Research and Breeding
In this program we are developing superior seed for use as alternative crop rotations in the Pacific Northwest. Investigating breeding methodologies and inheritance of important traits to develop new and improved Brassica crop species. Also examining and developing procedures to increase breeding efficiency to developed superior Brassica oilseed and condiment cultivars. When dealing with an oilseed crop you also need to look at the byproducts which is the meal. We are developing cultivars with more specific chemical profiles to include the meal as a livestock feed. We are ultimately developing oilseed Brassica cultivars that would be suitable for industrial processing, including high quality biodiesel.
The use of rapeseed is the traditional name for the group of oilseed crops in the Brassicaceae family. Rapeseed (Brassica napus or Brassica rapa) can be divided into two types: Canola and industrial rapeseed. The two types are distinguished based on their individual chemical or fatty acid profiles, which is the fat molecule. Canola is the new name for the edible oil-crop that is characterized by low erucic acid (long chain fat found in plants of the mustard family) or L.E.A.R., with less than 2 percent erucic acid, and less than 30 micromoles glucosinolates (the “hot” in mustard seeds, when this compound is broken down with water it reacts and provides the heat felt on the tongue, characteristic in all Brassicaceae plants). Industrial rapeseed is high in erucic acid or H.E.A.R., with greater than 45% erucic acid, and high or low in glucosinolates. Low glucosinolates are preferred for traditional markets to allow the use of the meal as a livestock feed.
Brassica napus, is thought to exist primarily through a natural cross between close relatives, the parents, B. oleracea (cabbage, kale, cauliflower, broccoli) and B. rapa (turnip rape, rapeseed, turnip), B. napus is self-pollinated. It is thought to possibly have existed as a wild escape in the overlap zones of European-Mediterranean areas where the parents originated.
We have developed nine varieties of B. napus, six spring forms and three winter forms specific to growing conditions in the Pacific Northwest, to view the variety release data please refer to the For Growers page under Varieties. We are developing, through greenhouse and field trials different varieties for use in different commercial and industrial settings. Some of these uses include cooking, food additives, lubrication, alternative fuel uses (Biodiesel, University of Idaho), motor oil additives.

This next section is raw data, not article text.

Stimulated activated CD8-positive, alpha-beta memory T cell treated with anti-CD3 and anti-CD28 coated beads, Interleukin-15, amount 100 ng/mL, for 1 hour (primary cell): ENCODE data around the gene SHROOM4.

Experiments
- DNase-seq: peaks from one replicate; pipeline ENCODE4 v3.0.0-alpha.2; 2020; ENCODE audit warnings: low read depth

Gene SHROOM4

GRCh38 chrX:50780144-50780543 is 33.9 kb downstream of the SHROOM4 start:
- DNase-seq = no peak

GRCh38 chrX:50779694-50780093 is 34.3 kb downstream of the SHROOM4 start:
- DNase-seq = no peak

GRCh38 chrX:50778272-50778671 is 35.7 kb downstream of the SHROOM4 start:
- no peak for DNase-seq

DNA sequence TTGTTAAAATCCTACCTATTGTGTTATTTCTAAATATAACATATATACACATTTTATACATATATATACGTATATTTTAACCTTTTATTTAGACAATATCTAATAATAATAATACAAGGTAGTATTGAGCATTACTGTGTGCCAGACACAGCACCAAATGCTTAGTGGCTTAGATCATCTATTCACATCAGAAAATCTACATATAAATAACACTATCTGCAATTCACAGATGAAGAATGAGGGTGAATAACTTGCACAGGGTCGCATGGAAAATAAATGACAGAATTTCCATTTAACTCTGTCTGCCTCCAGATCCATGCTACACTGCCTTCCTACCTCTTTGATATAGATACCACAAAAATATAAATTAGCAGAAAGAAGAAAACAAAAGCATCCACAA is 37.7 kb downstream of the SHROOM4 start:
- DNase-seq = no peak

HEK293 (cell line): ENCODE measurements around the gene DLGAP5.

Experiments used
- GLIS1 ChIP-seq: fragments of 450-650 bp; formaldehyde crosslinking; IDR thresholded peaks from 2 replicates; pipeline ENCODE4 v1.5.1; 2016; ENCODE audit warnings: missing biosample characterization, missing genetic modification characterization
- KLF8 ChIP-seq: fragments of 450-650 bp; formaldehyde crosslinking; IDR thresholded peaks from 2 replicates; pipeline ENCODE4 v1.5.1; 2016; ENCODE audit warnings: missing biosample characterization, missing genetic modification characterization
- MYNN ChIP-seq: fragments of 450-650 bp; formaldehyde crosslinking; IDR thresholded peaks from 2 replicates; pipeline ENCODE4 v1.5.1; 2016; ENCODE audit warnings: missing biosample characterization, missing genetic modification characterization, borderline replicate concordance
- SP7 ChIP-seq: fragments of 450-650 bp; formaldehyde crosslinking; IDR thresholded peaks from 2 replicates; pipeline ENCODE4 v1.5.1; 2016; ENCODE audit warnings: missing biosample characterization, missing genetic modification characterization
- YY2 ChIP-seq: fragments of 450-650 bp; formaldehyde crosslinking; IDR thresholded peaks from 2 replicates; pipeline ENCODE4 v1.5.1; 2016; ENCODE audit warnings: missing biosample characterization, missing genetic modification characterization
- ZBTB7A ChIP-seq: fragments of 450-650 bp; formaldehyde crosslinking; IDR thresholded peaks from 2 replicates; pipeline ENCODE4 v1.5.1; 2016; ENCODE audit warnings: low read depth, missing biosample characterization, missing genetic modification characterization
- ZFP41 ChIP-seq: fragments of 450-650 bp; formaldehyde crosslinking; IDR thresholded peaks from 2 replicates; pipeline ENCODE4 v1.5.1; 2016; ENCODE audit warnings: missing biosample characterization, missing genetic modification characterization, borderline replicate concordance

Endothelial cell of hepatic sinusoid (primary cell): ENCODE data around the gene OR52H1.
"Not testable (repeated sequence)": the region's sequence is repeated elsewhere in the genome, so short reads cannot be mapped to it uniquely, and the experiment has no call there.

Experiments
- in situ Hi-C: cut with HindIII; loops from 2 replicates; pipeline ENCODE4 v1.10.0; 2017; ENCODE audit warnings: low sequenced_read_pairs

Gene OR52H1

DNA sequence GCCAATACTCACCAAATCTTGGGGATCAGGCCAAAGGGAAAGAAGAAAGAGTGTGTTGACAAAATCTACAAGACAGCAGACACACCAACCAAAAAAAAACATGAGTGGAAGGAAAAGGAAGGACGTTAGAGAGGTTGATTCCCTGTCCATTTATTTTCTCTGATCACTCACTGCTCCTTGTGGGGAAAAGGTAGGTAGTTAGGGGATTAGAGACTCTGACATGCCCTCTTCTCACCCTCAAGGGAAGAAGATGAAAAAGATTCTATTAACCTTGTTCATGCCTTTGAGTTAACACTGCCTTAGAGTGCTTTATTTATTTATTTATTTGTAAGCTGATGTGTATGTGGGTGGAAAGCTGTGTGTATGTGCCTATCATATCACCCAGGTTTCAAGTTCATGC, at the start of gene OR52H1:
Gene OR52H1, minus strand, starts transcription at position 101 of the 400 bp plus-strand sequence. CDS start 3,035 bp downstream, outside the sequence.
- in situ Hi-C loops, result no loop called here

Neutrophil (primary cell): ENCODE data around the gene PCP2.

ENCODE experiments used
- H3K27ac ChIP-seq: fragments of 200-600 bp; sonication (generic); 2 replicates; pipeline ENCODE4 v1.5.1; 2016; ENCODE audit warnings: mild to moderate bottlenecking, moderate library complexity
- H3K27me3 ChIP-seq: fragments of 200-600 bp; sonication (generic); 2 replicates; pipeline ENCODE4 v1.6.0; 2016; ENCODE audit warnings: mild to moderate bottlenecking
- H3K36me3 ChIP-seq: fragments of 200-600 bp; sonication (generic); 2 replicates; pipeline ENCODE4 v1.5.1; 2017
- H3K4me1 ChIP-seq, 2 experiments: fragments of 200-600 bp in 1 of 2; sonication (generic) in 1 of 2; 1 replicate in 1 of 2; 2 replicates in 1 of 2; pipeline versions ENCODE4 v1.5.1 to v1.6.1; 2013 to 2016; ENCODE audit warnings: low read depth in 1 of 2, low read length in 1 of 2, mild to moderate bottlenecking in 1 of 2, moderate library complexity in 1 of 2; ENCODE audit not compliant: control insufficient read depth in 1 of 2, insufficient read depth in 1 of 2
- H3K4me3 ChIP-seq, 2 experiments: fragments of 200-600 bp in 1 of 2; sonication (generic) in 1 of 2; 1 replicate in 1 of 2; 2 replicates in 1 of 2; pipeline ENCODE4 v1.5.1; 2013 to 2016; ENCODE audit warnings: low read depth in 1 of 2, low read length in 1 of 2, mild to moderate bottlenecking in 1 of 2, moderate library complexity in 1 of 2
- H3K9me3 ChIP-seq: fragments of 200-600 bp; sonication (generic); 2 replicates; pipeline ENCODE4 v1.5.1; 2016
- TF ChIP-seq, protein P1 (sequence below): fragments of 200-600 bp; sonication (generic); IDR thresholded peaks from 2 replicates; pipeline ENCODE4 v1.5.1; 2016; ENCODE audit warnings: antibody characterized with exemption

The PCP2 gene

The term “mustard”' is believed to be derived from the use of the seeds as condiment; the sweet “must” of old wine was mixed with crushed seeds to form a paste. It is among the oldest recorded spices, with Sanskrit records dating back to about 3000 B.C.
Within the condiment mustards all have high glucosinolate levels and the oil is neither canola nor industrial quality. There is yellow mustard (or white mustard), Sinapis alba and oriental mustard, Brassica juncea (yellow and brown seeded varieties) developed between the cross Brassica rapa (canola-cabbage, kohlrabi, etc.) and Brassica nigra (black mustard weed).
Sinapis alba — The center of origin is believed to be the eastern Mediterranean, and wild forms occur around most of the Mediterranean littoral, especially in the Aegean (eastern Mediterranean).
Brassica juncea — The center of origin is believed to be in central Asia-Himalayas, with migration to secondary centers in India, China and the Caucasus (mountainous region of south-central Russia).
Mustards have very appealing growing characteristics when compared to canola. Compared to canola they have much higher resistance to insect and disease damage, can grow in the drier areas within the Pacific Northwest and under normal conditions will yield higher. But, the oil quality is lower so value placed on mustard is low. Through interspecific and intergeneric hybridization using the ovary culture and embryo rescue techniques we have taken the desirable traits of this plant and hybridized it to canola to attempt to create a canola-quality oil with higher disease and insect resistance.
Any vegetable oil can be used as a fuel, known as biodiesel. You can use fresh pressed oils from seed harvested or you can reuse used fry oil (as in fast food restaurant type oils). There are a variety of reasons certain plant types are used as fuels. Brassicaceae oils are relatively low in saturated fats, have a lower pour or melting point and it has better cold flow properties than soy oils. They are also relatively low in polyunsaturated fats which equals to lower nitrous oxide emissions.
Currently biodiesel is relatively costly compared to petroleum diesel. To reduce the cost U of I is developing alternative uses of the canola and mustard seed byproducts. To produce biodiesel you press the seed to extract the oil, the high cost value product. The byproduct is an oil-free seed meal. Meal with low glucosinolate content is livestock feed, which has very low value. High glucosinolate meal from mustards has the potential for use as a bio-fumigant (replacing soil fumigants such as methyl bromide). Soil fumigants have a high value cost associate, which will reduce the price of bio-fuels.
The performance of many diesel engines has been tested with various forms of biodiesel. Examples include Cummins, Caterpillar, Navistar, Isuzu, John Deere, Mitsubishi and Volkswagen in various forms of biodiesel (U of I farm equipment and vehicles, combines, tractors, trucks, Bio-Bug — 2002 VW Beetle).